But Marx' analysis suits, point by point, another relationship, namely the relationship between women and men in the working class and the working people. To liberate oneself from the position as an oppressed class, the working class and the working people must abolish capitalism. But the oppression of women is interwoven in capitalism's economic, social and political structure. Capitalism harvests profit through the indirect exploitation of women's unpaid work, and through the particular extra exploitation of women in capitalistic production. Women's subordinate position in the family, and the man's control over her, is a condition for making this exploitation possible. The oppression of women that common men are responsible for, contributes also to securing the capitalist's profit, and thereby, capitalism as a system. When common men do not take up the struggle against their own position as an oppressive gender, they weaken their own struggle as an oppressed class. They enter into an alliance with their main opponent, the bourgeoisie, and they hinder an alliance with half of their own class fellows, women. In short, male chauvinism is class co-operation. And class co-operation has never liberated any worker.
But there are several reasons why he who oppresses others, cannot himself be free. Let me use the relation between men and women as an example, even though the argument works as well for the relation between black and white.
Oppression is a question of building up and keeping up social structures at "macro" and "micro" levels, that systematically see to it that someone is kept down. But oppressive structures have a tendency to "spread" and strike at more and more people. Is it possible to imagine an equal relationship between men in a society that builds on the oppression of women? Contempt and anxiety for womanliness and what is considered to be women's weakness, is, in any case, an effective ruling technique, including when it is used by men towards men. When being big and important in society's eyes builds on power over, and contempt for, others, one easily becomes bigger and more important the more people over whom one has power. And it becomes central to keep men in their places as fellow-conspirators in the male rule over women. Holter (1989, p. 31) points this out:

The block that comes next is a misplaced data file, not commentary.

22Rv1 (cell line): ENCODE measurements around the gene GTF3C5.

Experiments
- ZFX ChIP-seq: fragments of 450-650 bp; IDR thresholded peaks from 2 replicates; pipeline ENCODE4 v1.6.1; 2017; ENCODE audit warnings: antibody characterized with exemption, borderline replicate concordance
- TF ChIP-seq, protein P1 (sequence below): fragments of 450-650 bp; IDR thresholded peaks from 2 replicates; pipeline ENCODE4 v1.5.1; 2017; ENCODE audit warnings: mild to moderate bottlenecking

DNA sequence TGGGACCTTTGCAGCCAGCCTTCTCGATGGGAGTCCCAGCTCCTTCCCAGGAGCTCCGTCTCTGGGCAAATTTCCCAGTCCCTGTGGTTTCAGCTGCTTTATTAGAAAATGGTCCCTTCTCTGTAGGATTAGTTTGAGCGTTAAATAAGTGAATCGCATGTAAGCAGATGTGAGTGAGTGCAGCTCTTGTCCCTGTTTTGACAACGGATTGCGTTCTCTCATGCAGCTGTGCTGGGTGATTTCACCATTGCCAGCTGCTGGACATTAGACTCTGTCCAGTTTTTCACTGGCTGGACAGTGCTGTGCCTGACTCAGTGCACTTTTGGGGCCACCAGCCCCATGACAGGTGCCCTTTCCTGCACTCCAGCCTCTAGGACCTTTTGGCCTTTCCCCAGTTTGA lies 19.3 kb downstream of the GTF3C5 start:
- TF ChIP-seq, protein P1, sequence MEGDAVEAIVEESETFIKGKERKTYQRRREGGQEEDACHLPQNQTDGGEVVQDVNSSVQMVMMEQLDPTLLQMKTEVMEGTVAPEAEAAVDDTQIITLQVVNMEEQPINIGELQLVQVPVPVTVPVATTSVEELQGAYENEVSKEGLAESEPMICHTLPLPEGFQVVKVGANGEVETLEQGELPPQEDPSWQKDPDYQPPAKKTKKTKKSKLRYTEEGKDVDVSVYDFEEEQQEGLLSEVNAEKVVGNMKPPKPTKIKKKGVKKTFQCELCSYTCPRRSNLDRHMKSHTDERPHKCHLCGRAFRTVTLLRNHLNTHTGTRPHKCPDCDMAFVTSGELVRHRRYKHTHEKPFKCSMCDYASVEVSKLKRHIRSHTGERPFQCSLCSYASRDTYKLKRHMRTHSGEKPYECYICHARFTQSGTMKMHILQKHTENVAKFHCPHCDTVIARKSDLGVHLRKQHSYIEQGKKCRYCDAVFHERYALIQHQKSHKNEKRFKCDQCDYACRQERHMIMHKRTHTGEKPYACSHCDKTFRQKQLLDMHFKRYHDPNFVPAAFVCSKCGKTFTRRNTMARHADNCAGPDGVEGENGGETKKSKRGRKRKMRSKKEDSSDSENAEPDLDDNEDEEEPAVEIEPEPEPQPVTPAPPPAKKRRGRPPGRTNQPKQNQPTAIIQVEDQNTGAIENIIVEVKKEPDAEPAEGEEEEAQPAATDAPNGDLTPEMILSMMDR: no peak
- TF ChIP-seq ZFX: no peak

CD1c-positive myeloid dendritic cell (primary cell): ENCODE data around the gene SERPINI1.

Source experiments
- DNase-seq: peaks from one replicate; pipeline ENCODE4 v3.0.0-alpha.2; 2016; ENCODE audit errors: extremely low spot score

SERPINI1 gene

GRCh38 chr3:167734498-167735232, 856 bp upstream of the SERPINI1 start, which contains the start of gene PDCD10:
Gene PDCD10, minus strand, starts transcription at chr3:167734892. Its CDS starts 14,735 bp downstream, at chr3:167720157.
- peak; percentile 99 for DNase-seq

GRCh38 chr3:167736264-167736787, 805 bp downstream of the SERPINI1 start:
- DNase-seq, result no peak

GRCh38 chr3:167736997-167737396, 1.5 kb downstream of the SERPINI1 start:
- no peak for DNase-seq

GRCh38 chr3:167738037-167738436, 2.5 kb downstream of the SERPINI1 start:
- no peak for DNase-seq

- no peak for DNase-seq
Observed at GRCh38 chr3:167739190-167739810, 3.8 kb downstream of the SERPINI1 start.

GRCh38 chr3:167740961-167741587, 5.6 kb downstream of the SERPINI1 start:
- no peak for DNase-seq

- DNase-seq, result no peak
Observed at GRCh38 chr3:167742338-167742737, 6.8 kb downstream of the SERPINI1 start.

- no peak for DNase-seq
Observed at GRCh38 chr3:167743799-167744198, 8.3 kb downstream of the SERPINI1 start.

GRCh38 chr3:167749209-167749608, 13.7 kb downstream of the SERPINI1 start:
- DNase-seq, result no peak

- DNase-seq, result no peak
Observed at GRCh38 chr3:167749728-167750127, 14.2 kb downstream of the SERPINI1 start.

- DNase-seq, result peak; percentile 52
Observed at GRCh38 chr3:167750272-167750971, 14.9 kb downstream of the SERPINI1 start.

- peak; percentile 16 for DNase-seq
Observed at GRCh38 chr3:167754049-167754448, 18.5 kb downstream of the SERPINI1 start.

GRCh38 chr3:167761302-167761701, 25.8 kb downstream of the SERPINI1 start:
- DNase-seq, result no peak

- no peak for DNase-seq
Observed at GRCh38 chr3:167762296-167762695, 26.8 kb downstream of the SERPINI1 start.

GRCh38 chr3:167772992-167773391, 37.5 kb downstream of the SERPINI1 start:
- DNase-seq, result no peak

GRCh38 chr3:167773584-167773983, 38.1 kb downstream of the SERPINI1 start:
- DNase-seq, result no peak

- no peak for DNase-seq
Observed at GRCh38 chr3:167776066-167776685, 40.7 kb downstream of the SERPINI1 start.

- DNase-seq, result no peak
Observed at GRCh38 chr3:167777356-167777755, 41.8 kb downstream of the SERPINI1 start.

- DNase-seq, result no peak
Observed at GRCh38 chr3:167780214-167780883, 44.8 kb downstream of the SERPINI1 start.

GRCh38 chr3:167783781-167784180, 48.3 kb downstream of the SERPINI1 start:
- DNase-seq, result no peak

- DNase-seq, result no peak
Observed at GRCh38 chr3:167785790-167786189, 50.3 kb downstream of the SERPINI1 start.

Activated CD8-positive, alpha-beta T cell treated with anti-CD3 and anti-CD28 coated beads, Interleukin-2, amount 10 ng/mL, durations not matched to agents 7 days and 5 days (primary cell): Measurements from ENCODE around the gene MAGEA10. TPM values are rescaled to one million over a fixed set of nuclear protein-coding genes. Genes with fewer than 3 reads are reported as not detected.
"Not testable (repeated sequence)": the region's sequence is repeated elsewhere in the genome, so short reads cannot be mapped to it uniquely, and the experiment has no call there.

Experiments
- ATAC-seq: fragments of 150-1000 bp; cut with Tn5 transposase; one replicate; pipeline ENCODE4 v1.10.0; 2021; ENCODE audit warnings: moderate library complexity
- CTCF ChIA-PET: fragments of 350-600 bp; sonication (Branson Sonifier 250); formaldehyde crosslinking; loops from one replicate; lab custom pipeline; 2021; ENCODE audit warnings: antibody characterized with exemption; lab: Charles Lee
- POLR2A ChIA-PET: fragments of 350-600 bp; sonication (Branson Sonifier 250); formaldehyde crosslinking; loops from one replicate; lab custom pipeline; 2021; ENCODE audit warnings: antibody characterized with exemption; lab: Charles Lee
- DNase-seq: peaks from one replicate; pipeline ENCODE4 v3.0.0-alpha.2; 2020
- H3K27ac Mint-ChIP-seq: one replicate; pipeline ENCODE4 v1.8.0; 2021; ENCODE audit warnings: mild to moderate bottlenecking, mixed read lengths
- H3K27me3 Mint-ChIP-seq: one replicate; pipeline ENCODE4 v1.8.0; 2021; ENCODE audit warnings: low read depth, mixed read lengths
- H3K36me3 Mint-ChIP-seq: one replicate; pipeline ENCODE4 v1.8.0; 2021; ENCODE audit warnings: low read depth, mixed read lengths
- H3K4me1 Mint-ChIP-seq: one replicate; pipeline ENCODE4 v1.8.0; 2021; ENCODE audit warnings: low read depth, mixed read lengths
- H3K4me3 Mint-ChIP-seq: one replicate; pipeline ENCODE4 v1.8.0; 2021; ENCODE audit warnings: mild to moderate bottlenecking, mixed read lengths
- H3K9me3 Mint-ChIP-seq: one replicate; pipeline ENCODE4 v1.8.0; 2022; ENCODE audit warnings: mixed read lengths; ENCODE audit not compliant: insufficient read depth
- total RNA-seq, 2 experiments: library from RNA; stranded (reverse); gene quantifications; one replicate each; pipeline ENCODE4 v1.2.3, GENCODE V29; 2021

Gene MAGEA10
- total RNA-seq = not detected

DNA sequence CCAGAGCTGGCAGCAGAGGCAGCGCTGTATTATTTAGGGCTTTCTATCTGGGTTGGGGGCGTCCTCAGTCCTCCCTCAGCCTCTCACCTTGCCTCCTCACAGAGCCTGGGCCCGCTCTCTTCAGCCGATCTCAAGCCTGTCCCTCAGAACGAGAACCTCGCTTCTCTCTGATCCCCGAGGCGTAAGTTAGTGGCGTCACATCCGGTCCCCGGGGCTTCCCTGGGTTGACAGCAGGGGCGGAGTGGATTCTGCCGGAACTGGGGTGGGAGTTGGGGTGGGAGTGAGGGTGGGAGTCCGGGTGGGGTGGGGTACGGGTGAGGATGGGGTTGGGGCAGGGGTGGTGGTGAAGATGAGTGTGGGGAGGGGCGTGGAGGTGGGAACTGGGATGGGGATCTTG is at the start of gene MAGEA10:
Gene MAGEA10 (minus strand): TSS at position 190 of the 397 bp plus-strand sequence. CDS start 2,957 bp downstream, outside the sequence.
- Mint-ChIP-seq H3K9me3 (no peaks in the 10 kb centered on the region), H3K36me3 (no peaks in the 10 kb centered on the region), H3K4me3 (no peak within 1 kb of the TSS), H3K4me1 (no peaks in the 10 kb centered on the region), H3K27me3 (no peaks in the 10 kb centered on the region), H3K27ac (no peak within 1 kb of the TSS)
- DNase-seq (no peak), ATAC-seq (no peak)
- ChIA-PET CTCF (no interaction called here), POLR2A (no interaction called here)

"The more the common man in the street can take part in having a dominating role towards women, the more he is given the opportunity to present as the ruling sex - the greater is the chance that a minority of men will advance to a position of dominance over the rest. Mobbing is one example of the rule on how men's power over women in many ways means less freedom and power - for the majority of men. Behind the male facade there lies an anxiety for men with power, for the rulers in men's world and for what might happen if he defies them. Mobbing and other forms of disciplining of men create anxiety and impotency down the ranks."
Men's common power over women is, in other words, paid for by men's subordination under, and anxiety for, other men. Many men's extreme "homophobia" is, among other things, tied up with this. Homosexual men are seen as men who break out of the male confederacy and put themselves in a "womanly" position. They are living reminders of the intolerable possibility that men might "sink down" into womanly impotency. It is no coincidence that fascist and Nazi movements, where men are supposed to submit to one leader, also are the most oppressive of women and the most hateful toward homosexuals. Having value as a person is tied, in men's identity itself and their view of people, to having someone under their power. This is a parasitic "strength" that must be very anxiety making.
The struggle against male chauvinism is a central and important area for men themselves, for their own liberation as a class. The same thing goes for the struggle against racism for whites. White women must struggle against racism in the women's movement in order to liberate themselves as a gender. (See Hooks, 1984, on feminism and racism.)